Sexually Transmitted Diseases Reach a New High in California

Health officials say record number of Californians diagnosed with STDs last year

STD Rate In California Hits New High: Chlamydia, Gonorrhea, Syphilis Worst Culprits

California hit record numbers of new infections of sexually transmitted diseases in 2017, with almost 300,000 cases of chlamydia, gonorrhea and syphilis, according to a report by the state health department and published Monday.

Here are the numbers: from 2013 to 2017, the rate of Chlamydia cases per 10,000 people has increased from 417 to 534, Gonorrhea from 64 to 136, and Early Syphilis from not even 1 to 32. New at-home kit promises to be the Amazon of STD testingThat's a 45 percent increase compared to five years ago.

See the CDPH's breakdown of the data here.

Chlamydia and gonorrhea rates among African-Americans were almost five times higher than caucasians, CDPH found. African-Americans reported more than twice the rate for early syphilis than caucasians. Gonorrhea cases saw a 16 percent increase in the same time frame but affected twice as many men than women.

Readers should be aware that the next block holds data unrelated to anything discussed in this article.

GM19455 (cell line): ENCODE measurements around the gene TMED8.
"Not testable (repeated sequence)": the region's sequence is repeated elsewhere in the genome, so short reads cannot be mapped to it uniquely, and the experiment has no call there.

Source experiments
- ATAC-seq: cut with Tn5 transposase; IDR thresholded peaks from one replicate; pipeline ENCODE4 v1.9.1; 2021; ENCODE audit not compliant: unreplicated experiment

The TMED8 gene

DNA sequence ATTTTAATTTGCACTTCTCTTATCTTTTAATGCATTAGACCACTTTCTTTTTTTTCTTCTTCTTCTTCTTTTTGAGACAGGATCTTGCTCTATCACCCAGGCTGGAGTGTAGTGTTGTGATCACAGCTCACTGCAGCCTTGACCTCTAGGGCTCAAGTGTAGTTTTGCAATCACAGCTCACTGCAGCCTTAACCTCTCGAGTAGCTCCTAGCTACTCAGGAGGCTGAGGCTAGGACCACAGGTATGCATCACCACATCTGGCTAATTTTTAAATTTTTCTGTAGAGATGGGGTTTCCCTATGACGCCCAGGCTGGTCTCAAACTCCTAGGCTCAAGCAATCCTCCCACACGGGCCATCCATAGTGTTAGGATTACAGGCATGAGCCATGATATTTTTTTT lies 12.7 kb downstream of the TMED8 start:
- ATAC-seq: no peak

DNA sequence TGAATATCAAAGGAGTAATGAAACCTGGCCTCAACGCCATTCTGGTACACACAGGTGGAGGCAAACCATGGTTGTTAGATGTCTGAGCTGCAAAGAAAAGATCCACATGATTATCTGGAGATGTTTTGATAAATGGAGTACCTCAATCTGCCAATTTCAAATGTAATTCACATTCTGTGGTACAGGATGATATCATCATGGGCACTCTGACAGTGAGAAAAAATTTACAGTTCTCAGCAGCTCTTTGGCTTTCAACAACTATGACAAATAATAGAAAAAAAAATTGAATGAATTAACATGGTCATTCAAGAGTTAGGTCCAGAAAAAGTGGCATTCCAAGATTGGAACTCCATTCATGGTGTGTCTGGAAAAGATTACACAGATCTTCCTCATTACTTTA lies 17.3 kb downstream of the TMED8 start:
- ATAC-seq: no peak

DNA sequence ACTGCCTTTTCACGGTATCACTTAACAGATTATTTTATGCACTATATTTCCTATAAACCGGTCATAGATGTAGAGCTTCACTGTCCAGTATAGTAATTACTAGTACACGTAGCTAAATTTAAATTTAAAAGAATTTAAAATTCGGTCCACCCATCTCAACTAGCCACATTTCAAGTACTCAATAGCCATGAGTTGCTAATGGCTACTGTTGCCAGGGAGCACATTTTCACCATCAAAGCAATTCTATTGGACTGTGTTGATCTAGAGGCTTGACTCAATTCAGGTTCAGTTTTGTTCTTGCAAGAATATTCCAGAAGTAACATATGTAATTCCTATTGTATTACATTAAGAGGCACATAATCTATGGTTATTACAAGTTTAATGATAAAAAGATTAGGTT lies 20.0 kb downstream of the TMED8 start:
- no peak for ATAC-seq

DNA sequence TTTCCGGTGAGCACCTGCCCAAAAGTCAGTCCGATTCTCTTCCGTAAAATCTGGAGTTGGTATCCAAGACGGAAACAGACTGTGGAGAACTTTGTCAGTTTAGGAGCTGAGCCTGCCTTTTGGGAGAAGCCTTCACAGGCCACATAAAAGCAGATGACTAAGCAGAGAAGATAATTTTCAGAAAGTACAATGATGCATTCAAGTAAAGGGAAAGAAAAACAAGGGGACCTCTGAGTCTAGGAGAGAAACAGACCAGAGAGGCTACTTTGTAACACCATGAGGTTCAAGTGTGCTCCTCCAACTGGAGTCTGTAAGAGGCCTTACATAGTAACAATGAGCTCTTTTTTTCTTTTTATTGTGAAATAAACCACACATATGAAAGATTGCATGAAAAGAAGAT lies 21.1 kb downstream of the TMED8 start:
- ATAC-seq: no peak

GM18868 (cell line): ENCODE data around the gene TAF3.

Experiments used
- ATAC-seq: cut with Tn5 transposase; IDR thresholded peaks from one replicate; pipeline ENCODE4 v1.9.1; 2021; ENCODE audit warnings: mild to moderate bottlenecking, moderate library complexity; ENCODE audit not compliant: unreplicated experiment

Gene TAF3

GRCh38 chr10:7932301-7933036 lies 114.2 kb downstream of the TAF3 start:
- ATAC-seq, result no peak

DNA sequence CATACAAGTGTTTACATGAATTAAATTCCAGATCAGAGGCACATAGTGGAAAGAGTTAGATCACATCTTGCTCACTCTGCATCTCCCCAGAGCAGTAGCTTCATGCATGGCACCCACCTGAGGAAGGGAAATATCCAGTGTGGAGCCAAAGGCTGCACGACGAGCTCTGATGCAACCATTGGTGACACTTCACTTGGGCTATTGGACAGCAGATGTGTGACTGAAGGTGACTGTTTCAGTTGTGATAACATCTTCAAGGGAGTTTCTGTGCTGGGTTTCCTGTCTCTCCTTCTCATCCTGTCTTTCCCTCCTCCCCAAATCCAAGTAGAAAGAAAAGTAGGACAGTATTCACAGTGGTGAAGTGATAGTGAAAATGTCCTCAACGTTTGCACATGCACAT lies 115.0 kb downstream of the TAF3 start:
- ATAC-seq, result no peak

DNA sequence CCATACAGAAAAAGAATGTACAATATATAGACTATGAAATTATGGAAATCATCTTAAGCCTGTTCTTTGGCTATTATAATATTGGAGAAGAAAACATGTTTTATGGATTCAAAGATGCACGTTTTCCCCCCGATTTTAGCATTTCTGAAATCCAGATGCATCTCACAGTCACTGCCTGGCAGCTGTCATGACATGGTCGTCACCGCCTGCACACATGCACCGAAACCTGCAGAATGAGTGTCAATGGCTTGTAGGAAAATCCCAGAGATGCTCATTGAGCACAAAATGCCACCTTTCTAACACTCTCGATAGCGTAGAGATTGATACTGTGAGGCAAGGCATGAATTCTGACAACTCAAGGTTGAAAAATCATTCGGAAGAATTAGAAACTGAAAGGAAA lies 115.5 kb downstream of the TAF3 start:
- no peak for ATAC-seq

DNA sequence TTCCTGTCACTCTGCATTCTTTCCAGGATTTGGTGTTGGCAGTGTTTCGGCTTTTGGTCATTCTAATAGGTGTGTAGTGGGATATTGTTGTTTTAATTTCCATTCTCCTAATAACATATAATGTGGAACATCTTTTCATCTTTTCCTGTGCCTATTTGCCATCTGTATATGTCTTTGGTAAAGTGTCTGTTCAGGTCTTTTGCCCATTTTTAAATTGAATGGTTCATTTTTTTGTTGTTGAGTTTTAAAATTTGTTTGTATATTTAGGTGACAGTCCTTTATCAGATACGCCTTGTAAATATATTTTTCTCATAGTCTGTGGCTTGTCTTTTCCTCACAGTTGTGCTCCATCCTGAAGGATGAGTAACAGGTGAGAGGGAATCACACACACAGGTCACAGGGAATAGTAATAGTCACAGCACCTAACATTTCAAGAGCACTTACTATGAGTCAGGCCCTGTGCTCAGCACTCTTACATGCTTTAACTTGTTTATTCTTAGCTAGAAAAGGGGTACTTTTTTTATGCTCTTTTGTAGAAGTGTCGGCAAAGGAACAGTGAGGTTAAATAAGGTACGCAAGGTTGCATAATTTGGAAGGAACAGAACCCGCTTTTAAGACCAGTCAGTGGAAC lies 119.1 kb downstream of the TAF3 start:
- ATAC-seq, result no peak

According to the state report, officials are most concerned about an uptick in the number of stillbirths due to congenital syphilis. "We all need to keep making the public aware of and encourage sexually-active individuals to get tested for STDs on a regular basis-and be treated, if and as necessary-and to also use tools like condoms to prevent or reduce the likelihood of infections".

In terms of which STD Butte County has the most of, that answer is Chlamydia.

Klausner pointed to the nations of Cuba, Thailand and Belarus, which have virtually eliminated syphilis cases among infants, the AP reported.

Chlamydia and gonorrhea rates are highest among people under age 30.

Chlamydia and gonorrhea are most common among people under 30, the report said, warning that rates of the diseases may be indicators of a struggling public health system. "Seeing it come back like this is a sign of failure of the public health safety net", Dr. Jeffery Klausner, a professor of medicine of the University of California, Los Angeles, told the Associated Press. This was the highest number the state recorded since reporting began in 1990.

Officials blame lack of STD awareness, decreasing number of clinics and less frequent condom usage for the rates, the L.A. Times reported. In 2017, there were 278 stillbirths and 47 babies born with congenital syphilis in LA.

Transmitted from mother to child during pregnancy or delivery, congenital syphilis can lead to premature birth, low birth weight, blindness, hearing loss and birth defects, among other issues, according to CDPH.

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